Visitors enjoy Englewood Beach on Oct. 25. Charlotte County’s tourism leaders are inviting the public to attend focus groups next week.

Now is the time for an overhaul of Charlotte County's tourism strategy, according to the county's tourism director.

One thousand new hotel rooms could be in the county within the next year, and several thousand more rooms are slated for construction after that, Punta Gorda-Englewood Beach Visitor & Convention Bureau Director Wendie Vestfall told the Sun.

With huge projects such as Sunseeker resorts underway, the county needs to start selling itself, Vestfall said, but not just to anybody.

"How do we bring the right tourists in?" is the question to ask, she said.

To get the ball rolling, the county's tourism team is inviting the public, including business owners, to attend one of two industry focus groups on Nov. 14 and Nov. 15.

The Visitor and Convention Bureau is in the beginning phase of creating a Tourism Strategic plan "that will provide an organized and structured framework for tourism development and promotion within the county," according to a news release.

The Nov. 14 session will be held from 8:30 a.m.-10:30 a.m. at the Visual Arts Center, 210 Maud St., Punta Gorda. The Friday session will be at the same time at the Englewood Chamber of Commerce, 601 S. Indiana Ave.

Also attending these sessions will be the county's consulting firm called Streetsense from Washington, D.C., which has experience in community development as well as marketing, Vestfall said.

"We want to hear from everybody," Vestfall said. "Hit us with the positive and the negative."

Outside of these public sessions, Streetsense staff are meeting one-on-one with many county and airport officials, and businesses and community leaders.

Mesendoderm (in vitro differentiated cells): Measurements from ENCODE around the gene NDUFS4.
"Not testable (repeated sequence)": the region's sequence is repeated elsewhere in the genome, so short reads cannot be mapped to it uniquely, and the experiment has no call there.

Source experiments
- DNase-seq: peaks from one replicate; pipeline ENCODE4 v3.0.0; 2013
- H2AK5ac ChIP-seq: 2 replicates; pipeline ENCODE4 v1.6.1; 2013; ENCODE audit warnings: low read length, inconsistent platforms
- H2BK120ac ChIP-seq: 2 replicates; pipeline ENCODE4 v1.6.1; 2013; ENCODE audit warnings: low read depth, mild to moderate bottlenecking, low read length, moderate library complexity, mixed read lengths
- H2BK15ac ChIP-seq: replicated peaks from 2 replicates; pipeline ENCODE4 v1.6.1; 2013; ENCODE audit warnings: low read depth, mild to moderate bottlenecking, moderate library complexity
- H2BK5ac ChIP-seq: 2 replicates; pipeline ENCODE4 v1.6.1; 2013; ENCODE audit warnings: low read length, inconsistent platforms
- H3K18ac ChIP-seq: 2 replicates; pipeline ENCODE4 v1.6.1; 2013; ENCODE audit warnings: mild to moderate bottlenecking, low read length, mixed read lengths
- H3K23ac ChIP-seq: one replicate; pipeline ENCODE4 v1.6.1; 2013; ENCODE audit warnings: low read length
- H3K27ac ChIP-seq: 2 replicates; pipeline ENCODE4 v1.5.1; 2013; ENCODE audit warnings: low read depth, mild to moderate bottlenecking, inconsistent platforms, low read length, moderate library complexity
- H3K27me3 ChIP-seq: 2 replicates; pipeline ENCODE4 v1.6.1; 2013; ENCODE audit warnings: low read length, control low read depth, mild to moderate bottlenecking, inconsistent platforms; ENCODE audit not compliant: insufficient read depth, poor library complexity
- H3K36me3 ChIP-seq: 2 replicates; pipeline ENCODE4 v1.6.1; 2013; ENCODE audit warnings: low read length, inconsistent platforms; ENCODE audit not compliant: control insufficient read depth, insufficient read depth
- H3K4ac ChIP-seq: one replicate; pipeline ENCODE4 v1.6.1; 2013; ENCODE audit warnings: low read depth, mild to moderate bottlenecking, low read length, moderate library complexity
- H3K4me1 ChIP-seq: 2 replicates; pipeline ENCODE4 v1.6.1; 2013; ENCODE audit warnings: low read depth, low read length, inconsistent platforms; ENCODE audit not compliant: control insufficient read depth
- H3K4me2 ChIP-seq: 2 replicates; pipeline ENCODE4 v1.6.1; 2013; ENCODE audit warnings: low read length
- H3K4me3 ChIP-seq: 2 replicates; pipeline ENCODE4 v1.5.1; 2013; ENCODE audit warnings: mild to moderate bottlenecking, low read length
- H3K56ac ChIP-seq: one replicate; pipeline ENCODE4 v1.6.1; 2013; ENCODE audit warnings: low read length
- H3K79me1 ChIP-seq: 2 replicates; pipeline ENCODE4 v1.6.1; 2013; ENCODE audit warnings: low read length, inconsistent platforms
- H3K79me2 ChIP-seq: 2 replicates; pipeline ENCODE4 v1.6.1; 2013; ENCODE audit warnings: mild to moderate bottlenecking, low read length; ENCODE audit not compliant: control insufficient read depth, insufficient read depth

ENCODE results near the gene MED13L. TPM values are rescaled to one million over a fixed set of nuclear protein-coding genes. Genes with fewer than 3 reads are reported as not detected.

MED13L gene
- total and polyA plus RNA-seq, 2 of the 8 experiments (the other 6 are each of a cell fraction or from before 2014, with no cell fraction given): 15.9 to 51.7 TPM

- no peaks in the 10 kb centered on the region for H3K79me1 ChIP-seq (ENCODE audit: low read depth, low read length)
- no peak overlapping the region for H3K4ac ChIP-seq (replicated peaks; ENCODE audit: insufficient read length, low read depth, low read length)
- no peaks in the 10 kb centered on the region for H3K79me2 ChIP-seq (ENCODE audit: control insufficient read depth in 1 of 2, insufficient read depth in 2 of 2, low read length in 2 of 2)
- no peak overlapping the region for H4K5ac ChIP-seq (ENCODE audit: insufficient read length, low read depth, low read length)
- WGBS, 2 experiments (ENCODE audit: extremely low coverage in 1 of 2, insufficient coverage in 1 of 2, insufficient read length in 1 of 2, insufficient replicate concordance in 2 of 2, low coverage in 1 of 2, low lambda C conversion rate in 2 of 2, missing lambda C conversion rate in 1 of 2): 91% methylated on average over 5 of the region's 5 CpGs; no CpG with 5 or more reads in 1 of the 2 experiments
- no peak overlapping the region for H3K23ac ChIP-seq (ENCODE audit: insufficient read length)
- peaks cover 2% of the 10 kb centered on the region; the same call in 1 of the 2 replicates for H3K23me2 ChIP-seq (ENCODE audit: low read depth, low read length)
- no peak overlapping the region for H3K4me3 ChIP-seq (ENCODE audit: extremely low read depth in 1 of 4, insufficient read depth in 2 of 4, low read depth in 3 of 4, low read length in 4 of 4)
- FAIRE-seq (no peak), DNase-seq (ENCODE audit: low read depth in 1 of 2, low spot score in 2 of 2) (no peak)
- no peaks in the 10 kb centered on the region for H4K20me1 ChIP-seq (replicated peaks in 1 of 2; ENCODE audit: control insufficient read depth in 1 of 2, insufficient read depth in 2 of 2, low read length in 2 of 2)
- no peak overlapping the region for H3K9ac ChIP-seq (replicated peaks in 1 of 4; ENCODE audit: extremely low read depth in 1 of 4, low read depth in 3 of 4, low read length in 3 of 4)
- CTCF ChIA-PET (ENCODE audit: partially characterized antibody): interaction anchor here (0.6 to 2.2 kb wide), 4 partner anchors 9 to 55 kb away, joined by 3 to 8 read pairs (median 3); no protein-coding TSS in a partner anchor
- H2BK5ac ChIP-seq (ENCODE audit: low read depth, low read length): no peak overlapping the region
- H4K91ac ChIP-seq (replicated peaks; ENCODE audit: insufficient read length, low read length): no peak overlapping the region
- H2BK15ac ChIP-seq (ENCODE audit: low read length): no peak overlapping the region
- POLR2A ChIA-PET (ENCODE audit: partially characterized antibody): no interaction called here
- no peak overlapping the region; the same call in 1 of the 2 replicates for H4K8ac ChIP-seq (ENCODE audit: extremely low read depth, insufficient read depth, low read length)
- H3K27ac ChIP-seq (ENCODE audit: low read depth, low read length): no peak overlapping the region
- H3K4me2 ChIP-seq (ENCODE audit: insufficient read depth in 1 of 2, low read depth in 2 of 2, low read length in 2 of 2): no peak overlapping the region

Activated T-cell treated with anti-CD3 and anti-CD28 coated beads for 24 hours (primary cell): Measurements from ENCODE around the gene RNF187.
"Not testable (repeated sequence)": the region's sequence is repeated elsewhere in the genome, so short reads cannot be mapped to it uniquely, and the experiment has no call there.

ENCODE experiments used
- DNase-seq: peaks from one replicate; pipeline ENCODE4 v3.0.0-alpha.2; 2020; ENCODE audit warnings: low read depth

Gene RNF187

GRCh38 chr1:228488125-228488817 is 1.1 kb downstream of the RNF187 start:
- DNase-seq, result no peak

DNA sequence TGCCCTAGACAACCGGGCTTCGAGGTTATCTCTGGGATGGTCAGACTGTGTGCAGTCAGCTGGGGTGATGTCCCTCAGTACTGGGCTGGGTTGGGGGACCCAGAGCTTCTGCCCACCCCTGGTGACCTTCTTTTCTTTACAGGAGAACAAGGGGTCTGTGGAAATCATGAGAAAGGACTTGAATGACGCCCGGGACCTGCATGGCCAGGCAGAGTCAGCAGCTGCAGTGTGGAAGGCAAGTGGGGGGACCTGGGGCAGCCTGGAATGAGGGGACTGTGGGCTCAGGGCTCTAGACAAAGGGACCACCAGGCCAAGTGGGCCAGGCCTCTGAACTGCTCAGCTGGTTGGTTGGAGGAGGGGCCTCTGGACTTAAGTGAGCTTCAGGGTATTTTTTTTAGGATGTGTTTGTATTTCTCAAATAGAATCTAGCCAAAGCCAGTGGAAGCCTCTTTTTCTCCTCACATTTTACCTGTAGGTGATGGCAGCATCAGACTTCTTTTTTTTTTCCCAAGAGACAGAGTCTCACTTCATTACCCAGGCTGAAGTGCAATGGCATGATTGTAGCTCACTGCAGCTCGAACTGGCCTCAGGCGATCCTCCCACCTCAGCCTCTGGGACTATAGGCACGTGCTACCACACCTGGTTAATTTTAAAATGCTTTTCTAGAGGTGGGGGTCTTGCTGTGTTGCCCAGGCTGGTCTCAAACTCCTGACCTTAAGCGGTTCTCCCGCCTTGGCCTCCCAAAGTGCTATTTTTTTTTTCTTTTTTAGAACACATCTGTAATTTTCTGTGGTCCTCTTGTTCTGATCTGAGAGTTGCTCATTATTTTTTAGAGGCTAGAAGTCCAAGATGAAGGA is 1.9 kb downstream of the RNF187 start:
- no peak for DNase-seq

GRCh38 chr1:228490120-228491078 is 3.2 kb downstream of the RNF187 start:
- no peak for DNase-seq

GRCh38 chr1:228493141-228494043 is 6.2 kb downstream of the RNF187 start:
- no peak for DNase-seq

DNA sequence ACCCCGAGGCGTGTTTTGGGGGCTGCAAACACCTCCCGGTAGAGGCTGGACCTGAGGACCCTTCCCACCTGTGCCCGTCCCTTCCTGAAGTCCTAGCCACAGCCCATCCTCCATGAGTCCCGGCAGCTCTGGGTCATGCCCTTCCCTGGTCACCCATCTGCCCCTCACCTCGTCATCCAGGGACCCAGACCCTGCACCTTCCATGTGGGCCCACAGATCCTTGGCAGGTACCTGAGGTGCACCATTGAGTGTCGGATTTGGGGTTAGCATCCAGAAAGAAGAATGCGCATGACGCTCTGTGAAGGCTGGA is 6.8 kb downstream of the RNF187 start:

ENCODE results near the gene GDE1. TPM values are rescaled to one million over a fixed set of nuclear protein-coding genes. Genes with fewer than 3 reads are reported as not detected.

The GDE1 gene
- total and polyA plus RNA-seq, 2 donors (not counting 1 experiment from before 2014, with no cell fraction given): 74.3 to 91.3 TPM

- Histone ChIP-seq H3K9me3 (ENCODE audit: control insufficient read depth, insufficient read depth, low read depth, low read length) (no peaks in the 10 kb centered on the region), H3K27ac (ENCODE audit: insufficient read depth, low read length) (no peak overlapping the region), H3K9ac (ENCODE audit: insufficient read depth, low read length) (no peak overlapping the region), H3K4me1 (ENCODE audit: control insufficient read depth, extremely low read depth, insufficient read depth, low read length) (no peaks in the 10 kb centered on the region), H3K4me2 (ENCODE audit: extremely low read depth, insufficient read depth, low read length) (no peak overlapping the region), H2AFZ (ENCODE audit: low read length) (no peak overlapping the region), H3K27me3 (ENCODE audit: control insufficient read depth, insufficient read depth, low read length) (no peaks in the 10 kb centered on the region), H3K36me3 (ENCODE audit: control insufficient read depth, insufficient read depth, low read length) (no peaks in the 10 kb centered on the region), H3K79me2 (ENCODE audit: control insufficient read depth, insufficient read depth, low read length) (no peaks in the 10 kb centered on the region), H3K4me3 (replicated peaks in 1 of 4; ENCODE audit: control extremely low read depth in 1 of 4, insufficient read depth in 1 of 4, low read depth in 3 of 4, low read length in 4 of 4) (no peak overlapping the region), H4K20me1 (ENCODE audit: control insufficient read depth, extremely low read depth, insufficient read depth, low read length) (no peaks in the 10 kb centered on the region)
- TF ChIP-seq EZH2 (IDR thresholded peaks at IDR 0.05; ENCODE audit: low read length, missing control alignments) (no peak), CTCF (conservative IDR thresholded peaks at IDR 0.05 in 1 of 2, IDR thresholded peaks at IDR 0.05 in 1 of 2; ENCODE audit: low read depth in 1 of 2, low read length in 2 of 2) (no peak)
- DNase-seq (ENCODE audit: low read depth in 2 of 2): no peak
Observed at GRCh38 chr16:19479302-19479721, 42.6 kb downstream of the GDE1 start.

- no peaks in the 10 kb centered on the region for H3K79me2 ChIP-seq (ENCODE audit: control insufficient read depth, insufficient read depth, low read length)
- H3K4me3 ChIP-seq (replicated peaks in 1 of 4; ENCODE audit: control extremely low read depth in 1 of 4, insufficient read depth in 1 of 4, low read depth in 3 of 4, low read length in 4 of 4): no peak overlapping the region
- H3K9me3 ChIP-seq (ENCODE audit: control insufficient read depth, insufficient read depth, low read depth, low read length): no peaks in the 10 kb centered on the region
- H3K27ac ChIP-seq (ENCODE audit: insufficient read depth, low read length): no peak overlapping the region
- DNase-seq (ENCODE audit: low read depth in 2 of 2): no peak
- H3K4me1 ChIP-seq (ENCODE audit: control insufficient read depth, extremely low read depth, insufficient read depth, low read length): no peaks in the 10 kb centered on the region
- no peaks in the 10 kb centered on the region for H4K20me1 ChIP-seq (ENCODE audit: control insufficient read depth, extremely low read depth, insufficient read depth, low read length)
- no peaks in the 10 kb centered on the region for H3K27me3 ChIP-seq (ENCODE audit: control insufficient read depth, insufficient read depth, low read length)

"This is something that's never been done before, here," Vestfall said of this strategic plan for tourism.

Charlotte County knows what has happened to other tourist destinations in Florida, which are more developed — and congested.

"We see what our neighbors have. We want it to be controlled so it's a nice place to be," she said of tourism development. "We're not looking for those spring break party people. We're a little more laid back."

Perhaps the county wants to attract more families, more people interested in watersports, she suggested. The county is already known for eco-tourism. What will be next?

Tourism is a fragmented industry, Vestfall said, including not just hotels but restaurants, retail stores, sports teams, arts and cultural events. A strategic plan should make sure everybody works together toward a common goal.

In the end, Vestfall noted, the county should benefit economically with a large influx of new tax revenue, sales for business and jobs for residents, she said.

Those interested in attending can RSVP at where you can search for "tourism strategic plan."


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